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International Construction Law Review


Professor Doug Jones AO, RFD, IJ, BA, LLM, CCIArb, FRI Arb*

International Commercial and Investor/State Arbitrator and an International Judge of the Singapore International Commercial Court
2020 marked 50 years since the collapse of the Westgate Bridge over the Yarra River, a major disaster that occurred in Melbourne, Australia. The collapse, which occurred during construction of the bridge, saw 2,000 tonnes of steel and concrete give way, claiming the lives of 35 construction workers and engineers. This led to the Royal Commission into the Failure of the West Gate Bridge. In its Report released in 1971, the Commission found that although the particular action precipitating the collapse was the removal of a number of bolts, the true sources of failure lay further back with the designers, Freeman Fox & Partners, and contractors, World Services Construction and John Holland.1 The designers had failed to give proper and careful regard to the process of structural design and failed to properly check the safety of proposals put forward by the original contractors. As a result, the margins of safety for the bridge were inadequate. The second cause of the disaster was the unusual method proposed by the contractor for the erection of two spans. Successful execution required more than usual care. Neither contractor appeared to have appreciated the need for such great care while the designers failed in their duty to prevent the contractor from using dangerous procedures. The Commission recommended that, before construction recommenced, a thorough check be made of the whole design by an independent authority.2 Construction resumed in 1972 and after 10 years of construction it was finally completed in 1978.3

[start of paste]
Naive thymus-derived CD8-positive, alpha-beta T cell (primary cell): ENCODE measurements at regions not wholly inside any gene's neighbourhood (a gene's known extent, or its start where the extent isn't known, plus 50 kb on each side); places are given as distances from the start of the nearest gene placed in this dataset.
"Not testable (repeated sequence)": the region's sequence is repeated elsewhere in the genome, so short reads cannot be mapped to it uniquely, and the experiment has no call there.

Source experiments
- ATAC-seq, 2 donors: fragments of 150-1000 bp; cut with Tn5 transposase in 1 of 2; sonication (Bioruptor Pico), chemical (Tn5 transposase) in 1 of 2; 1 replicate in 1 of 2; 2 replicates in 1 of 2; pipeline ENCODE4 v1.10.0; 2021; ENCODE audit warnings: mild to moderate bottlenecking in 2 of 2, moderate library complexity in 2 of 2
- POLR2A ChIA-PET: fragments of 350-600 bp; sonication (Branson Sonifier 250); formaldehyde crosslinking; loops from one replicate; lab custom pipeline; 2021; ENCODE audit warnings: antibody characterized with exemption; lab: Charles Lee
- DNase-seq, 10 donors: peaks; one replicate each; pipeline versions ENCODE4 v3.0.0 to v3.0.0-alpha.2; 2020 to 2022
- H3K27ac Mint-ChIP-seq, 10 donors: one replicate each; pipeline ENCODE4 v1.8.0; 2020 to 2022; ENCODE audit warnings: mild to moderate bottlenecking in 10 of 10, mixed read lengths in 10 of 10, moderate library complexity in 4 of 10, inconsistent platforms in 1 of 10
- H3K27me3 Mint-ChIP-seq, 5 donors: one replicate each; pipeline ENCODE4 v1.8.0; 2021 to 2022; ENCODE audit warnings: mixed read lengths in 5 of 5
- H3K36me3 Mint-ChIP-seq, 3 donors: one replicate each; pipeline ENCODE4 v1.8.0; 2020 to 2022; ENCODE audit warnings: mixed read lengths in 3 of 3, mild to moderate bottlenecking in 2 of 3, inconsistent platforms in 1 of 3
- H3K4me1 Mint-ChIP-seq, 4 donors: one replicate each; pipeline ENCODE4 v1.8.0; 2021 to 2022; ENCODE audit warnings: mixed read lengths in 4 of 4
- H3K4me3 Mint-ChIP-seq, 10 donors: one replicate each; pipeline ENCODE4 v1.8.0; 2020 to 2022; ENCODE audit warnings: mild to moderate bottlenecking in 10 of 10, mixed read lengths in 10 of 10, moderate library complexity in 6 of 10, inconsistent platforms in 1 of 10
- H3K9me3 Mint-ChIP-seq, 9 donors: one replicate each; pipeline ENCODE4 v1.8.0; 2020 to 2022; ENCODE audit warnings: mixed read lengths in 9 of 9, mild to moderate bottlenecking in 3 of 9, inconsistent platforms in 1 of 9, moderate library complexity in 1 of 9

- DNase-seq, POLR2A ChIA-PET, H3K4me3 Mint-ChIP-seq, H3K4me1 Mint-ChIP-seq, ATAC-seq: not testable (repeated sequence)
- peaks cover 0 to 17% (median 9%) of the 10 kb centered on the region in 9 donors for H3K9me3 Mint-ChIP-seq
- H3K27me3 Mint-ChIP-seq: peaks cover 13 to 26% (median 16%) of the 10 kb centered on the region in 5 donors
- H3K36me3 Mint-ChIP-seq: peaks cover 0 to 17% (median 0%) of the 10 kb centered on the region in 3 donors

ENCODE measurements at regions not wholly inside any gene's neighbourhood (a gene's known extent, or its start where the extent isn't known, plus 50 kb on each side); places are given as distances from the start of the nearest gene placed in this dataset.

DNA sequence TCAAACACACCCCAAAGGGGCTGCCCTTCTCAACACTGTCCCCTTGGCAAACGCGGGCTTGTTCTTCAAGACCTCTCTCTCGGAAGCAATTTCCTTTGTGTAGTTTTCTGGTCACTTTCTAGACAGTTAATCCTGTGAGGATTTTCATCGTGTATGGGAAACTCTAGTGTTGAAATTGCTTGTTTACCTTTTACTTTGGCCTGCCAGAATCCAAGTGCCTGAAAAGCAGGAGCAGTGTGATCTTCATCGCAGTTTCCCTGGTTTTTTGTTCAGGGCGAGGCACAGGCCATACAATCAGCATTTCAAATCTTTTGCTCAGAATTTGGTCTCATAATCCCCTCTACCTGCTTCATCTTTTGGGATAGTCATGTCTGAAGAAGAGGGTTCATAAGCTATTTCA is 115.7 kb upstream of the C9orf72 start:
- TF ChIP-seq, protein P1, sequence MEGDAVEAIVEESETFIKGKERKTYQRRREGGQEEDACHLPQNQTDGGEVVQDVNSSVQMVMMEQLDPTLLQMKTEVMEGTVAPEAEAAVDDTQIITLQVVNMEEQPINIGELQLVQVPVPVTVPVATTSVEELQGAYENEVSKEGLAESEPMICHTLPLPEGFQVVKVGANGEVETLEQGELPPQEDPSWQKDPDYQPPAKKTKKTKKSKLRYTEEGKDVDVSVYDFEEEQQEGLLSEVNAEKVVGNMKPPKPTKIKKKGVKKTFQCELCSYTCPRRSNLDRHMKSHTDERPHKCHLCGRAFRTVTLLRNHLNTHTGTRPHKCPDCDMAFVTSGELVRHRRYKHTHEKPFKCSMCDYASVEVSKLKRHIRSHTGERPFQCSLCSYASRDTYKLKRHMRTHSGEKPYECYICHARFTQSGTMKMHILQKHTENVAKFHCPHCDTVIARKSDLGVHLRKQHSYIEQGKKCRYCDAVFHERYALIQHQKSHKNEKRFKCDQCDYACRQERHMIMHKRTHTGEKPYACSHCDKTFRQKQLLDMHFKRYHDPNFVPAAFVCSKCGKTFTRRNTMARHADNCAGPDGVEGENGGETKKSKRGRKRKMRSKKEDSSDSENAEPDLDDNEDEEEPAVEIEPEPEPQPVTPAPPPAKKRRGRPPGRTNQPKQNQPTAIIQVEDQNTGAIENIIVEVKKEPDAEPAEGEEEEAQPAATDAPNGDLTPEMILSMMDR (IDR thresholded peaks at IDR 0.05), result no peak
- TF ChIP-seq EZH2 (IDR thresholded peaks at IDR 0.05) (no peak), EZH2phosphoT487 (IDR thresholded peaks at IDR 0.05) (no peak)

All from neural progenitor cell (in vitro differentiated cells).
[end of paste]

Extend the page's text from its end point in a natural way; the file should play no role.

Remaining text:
In March 2015, a proposal was presented to the Victorian Government for effectively a duplication of the crossing of the Yarra River, this time by tunnel. The project involves a widening of the West Gate Freeway, boring twin tunnels under Yarraville, and constructing a bridge over the Maribyrnong River to provide a second river crossing.4 This proposal


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